By Emily Schmitz
In April, distracted by the scandals of Barack Obama’s Secret Service detail at the Summit of the Americas, a six-year stagnant trade agreement between the U.S. and Colombia was quietly implemented.
With handshakes and smiles, President Obama and President Juan Manuel Santos posed, documenting the passing of a historic moment: “this agreement is a win for both our countries,” stated Obama, accompanied by Santos, who equally shared his enthusiasm, as he declared: “We have gone from being good friends to being true partners.”
The first export under the new agreement, on May 15, shipped more than 1.2 million flowers to the shores of Miami, leaving the ports of Cartagena at midnight “seen off by flag-waving children” in a show of symbolic appreciation. But many predict the free trade agreement will leave little to be thankful for.
The decision took many by surprise: on the campaign trail Obama had alleged opposition to the treaty,arguing that, “violence against unions in Colombia would make a mockery of the very labor protections that we have insisted be included in these kinds of agreements.” But once in office promises dissolved quickly, free trade was pushed to the front of the agenda and, with the creation the Labor Action Plan, was implemented far sooner than ever expected.
The Labor Action Plan (LAP) was designed to put the free trade agreement back into motion. Signed in April 2011, it was created to counter the image of a poor human rights record spawned by years of continuous violence: Colombia is the world’s most dangerous country for union organizing (pdf). With an estimated 2,245 killings since 1991, 3,400 threats and 138 enforced disappearances, it has the highest level of violence against union leaders worldwide. Very few of these criminals are ever convicted, with reports estimating impunity rates around 95%. In theory, the LAP was designed to protect labor rights by confronting anti-union violence, prosecuting crimes and improving working conditions for port, sugar and palm oil workers.
“Colombia For Sale – Super Sale” “FTA Men: This Country is NOT for Sale”But on April 27, just two weeks after Obama announced that “historic progress” had been made, Daniel Aguirre, a leading figure in the sugarcane cutters’ labor movement, was shot twice and killed, becoming the seventh union leader killed this year alone, with a total of 61 union-related deaths since the Santos administration took office in 2010. The same week, four other leaders received death threats, each from distinct labor sectors specifically covered by LAP protections.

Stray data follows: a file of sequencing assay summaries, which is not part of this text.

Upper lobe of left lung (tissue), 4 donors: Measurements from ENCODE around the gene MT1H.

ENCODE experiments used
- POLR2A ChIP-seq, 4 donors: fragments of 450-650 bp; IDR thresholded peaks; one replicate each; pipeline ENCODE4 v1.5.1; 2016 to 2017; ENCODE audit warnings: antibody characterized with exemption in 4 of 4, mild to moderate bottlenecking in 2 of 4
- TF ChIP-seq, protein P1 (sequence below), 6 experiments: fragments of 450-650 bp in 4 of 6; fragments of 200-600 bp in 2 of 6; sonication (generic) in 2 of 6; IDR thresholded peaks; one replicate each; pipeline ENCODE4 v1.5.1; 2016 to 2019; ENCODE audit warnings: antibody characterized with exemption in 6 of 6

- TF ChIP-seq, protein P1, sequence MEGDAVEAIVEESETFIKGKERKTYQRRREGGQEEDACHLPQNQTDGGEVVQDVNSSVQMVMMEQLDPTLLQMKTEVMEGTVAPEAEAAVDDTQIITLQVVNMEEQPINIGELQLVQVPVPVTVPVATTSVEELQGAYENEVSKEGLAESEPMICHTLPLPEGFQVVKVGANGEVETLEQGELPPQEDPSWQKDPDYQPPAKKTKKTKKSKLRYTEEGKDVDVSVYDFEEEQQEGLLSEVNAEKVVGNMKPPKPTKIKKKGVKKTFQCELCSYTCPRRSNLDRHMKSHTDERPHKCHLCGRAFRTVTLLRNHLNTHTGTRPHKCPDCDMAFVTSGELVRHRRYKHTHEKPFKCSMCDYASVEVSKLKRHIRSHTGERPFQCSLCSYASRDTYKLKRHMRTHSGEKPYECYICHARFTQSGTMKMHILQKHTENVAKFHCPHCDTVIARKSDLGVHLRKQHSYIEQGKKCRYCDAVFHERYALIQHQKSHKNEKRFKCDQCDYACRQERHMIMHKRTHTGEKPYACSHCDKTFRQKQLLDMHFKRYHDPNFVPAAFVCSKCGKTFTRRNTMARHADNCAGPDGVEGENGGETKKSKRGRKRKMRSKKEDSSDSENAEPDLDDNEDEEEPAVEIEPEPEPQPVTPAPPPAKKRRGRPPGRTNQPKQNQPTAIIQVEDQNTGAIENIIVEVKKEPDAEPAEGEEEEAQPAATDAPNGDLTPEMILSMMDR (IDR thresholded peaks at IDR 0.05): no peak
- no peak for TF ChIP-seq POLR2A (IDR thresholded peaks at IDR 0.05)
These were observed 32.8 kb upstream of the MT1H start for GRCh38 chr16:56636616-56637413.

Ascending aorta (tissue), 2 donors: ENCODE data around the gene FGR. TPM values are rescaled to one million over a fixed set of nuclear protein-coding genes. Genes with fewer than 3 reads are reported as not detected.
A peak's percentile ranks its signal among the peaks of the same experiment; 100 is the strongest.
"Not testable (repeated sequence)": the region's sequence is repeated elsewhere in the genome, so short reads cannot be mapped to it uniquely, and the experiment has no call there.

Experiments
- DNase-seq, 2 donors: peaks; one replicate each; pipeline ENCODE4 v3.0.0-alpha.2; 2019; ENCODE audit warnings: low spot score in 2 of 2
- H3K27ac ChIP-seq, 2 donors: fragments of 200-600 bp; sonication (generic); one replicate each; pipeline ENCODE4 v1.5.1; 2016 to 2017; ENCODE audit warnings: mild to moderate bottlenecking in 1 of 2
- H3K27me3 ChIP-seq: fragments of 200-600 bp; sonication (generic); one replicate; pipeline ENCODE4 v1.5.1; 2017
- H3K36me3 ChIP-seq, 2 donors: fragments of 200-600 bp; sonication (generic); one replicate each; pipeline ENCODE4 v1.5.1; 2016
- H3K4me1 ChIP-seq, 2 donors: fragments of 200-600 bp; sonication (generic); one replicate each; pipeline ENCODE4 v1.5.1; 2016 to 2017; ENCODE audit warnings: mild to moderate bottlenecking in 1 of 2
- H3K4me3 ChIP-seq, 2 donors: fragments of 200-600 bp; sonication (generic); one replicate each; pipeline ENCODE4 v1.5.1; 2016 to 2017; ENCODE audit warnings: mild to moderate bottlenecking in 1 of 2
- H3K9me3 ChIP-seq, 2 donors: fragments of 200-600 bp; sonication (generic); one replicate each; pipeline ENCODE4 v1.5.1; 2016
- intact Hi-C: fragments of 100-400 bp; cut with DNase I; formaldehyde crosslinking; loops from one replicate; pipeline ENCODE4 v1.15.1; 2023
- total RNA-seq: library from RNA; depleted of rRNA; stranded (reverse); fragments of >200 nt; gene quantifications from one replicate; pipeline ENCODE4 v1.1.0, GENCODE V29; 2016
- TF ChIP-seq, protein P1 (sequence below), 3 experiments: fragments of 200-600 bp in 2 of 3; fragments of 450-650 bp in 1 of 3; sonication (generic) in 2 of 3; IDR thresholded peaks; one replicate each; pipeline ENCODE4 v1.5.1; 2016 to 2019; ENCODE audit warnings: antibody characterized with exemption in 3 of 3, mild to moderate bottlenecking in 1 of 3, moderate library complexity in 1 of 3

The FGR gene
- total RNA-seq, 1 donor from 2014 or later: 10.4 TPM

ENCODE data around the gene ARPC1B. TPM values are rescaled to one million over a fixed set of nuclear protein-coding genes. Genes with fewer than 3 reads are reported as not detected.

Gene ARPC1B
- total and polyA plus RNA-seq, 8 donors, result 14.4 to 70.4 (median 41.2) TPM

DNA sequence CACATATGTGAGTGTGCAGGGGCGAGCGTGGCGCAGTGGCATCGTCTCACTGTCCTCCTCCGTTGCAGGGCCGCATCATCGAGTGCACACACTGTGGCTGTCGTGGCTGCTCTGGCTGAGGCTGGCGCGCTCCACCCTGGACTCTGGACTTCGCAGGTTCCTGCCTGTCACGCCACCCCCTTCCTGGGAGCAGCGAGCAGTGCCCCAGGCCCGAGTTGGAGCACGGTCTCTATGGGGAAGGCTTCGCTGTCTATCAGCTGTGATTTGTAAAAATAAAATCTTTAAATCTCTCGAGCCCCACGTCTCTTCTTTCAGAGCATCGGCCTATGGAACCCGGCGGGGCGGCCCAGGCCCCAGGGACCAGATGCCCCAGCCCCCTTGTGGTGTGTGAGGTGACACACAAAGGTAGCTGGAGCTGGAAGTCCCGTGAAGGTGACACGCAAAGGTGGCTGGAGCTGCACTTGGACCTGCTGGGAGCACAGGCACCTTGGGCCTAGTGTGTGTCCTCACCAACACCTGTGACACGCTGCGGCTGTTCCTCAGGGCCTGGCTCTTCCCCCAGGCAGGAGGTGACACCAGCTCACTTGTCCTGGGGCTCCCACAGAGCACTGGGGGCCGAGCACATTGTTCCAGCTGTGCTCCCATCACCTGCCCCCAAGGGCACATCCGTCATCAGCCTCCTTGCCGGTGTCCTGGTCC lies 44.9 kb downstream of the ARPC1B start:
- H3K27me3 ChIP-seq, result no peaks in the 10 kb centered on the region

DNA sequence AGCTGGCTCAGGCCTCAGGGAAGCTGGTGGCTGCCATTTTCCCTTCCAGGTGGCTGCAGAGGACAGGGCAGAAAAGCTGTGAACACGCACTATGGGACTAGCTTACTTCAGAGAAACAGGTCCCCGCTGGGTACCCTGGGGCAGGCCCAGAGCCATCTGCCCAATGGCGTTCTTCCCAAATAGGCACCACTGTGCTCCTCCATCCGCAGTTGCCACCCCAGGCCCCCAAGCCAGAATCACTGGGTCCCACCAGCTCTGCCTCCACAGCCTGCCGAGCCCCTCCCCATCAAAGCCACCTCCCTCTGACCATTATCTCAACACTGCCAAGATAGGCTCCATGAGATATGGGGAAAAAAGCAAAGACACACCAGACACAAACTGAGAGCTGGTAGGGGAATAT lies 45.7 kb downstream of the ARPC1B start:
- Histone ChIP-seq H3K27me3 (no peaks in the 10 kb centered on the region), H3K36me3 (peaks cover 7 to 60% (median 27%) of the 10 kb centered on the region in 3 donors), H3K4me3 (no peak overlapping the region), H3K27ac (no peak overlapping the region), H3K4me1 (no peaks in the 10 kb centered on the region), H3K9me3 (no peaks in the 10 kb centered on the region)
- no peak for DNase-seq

The Labor Action Plan looked good on paper, but haste never allowed it to generate real impacts, nor did the initial draft include essential measures. Historian Greg Grandin criticizedthe pact, explaining, “the human rights and labor communities in the US asked the Obama administration to build into any free trade agreement a number of guarantees; 1. They wanted to see real change on the ground, before they went forward — say, a three-year period where there would be no murders, no executions of trade unionists. The White House refused that. They asked for a mechanism built into the trade agreement that would void the treaty if executions started to rise again. The White House refused to do that.”
Described as a policy “without teeth,” the LAP failed to meaningfully improve labor and human rights conditions in the country. Year-to-date estimates report 64 attacks against human rights defenders, 13 murders, 29 death threats, one disappearance, 17 attacks, three arbitrary arrests and one case of sexual violence. Yet symbolic implications run deep. By implementing the free trade agreement, the U.S. has outwardly approved human rights conditions throughout the country, despite data illustrating that Colombia leads the world in killings of trade unionists. The Obama administration continues a path forged by former President Bush, aggressively pushing for an agreement that remains highly debated.